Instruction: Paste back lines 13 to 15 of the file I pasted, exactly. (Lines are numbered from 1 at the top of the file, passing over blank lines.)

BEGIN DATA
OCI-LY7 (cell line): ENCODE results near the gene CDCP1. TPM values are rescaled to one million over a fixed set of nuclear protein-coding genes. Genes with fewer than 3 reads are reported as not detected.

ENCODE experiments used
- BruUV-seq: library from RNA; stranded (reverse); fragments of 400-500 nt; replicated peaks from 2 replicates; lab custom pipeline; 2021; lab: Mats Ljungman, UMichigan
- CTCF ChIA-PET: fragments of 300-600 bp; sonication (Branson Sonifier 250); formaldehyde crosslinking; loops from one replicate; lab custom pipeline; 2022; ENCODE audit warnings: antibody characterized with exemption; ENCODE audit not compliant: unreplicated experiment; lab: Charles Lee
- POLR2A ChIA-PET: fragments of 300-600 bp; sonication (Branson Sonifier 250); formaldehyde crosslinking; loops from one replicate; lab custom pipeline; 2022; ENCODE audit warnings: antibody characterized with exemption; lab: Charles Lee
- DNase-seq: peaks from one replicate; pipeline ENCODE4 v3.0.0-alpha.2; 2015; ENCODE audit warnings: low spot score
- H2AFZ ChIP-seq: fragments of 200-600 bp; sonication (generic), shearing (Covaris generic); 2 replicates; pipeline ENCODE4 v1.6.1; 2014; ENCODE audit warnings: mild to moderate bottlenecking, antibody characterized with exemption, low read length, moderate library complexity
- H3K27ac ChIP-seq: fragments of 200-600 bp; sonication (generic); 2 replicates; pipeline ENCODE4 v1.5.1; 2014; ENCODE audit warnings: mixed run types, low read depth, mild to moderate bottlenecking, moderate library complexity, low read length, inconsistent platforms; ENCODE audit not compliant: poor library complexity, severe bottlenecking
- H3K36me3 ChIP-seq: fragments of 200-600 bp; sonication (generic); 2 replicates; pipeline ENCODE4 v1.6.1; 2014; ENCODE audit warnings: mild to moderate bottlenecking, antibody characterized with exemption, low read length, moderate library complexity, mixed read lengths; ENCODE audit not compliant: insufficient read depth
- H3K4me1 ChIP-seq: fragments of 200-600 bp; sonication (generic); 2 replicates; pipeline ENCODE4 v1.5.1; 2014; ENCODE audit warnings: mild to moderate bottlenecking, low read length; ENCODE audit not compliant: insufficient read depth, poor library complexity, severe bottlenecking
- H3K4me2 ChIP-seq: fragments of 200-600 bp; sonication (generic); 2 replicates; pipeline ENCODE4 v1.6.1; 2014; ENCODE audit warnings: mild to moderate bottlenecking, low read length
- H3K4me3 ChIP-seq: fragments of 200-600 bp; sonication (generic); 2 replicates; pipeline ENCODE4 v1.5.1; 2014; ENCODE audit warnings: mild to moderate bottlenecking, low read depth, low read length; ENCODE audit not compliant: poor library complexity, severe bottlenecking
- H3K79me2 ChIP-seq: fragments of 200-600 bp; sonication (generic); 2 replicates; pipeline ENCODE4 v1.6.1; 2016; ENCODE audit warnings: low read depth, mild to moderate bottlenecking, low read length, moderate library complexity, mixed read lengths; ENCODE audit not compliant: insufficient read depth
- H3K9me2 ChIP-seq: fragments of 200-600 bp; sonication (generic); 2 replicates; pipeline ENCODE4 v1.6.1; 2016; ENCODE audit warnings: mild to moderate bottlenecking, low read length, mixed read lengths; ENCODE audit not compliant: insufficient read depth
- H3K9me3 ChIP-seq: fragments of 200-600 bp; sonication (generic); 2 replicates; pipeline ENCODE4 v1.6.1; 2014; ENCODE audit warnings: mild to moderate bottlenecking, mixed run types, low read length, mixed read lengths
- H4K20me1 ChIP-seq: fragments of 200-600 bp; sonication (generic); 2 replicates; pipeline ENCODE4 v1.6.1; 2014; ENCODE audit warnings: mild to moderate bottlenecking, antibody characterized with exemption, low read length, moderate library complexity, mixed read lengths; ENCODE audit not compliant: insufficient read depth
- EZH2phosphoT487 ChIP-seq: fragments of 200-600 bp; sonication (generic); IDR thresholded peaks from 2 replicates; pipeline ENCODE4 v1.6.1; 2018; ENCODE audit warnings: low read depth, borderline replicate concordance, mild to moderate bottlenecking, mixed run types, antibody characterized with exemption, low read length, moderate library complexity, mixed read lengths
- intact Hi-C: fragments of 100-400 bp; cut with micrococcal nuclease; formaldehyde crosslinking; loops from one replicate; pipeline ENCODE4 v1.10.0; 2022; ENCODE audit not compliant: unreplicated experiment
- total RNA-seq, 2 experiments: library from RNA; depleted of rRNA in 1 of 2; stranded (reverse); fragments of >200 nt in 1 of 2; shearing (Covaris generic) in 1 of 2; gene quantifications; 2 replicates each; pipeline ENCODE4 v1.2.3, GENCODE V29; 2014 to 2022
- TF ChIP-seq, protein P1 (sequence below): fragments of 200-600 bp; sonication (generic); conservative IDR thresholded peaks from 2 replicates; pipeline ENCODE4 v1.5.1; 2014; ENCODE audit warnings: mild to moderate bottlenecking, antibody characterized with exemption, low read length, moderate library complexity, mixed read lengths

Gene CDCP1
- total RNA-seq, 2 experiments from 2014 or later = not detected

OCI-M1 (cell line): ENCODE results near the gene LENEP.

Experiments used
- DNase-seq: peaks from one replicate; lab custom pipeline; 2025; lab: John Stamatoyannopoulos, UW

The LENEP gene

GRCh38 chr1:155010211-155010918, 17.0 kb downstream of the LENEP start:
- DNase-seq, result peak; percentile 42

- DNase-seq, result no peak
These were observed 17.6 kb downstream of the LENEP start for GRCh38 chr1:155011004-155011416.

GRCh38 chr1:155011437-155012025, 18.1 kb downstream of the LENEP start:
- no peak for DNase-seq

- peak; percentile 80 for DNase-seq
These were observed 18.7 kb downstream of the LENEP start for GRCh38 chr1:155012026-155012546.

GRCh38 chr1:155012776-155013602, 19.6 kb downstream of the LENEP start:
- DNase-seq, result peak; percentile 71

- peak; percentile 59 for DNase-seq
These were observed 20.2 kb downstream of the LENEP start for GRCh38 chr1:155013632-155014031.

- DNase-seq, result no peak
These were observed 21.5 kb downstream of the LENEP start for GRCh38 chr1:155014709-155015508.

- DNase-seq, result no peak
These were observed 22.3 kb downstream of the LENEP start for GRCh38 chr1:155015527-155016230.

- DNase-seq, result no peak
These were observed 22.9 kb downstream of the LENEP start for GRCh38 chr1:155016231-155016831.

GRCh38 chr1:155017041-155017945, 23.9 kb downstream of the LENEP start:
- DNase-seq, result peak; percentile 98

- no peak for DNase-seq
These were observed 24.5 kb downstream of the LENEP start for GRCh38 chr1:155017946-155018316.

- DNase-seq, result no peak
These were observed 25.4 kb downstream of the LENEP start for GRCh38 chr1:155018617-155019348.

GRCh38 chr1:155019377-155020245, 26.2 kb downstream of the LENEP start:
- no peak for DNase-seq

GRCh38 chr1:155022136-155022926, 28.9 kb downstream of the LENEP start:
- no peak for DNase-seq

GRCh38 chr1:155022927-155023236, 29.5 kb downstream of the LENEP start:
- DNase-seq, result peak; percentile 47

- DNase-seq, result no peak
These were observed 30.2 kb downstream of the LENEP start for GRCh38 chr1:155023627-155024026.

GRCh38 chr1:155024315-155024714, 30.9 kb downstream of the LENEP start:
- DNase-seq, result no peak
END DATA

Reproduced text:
- H3K79me2 ChIP-seq: fragments of 200-600 bp; sonication (generic); 2 replicates; pipeline ENCODE4 v1.6.1; 2016; ENCODE audit warnings: low read depth, mild to moderate bottlenecking, low read length, moderate library complexity, mixed read lengths; ENCODE audit not compliant: insufficient read depth
- H3K9me2 ChIP-seq: fragments of 200-600 bp; sonication (generic); 2 replicates; pipeline ENCODE4 v1.6.1; 2016; ENCODE audit warnings: mild to moderate bottlenecking, low read length, mixed read lengths; ENCODE audit not compliant: insufficient read depth
- H3K9me3 ChIP-seq: fragments of 200-600 bp; sonication (generic); 2 replicates; pipeline ENCODE4 v1.6.1; 2014; ENCODE audit warnings: mild to moderate bottlenecking, mixed run types, low read length, mixed read lengths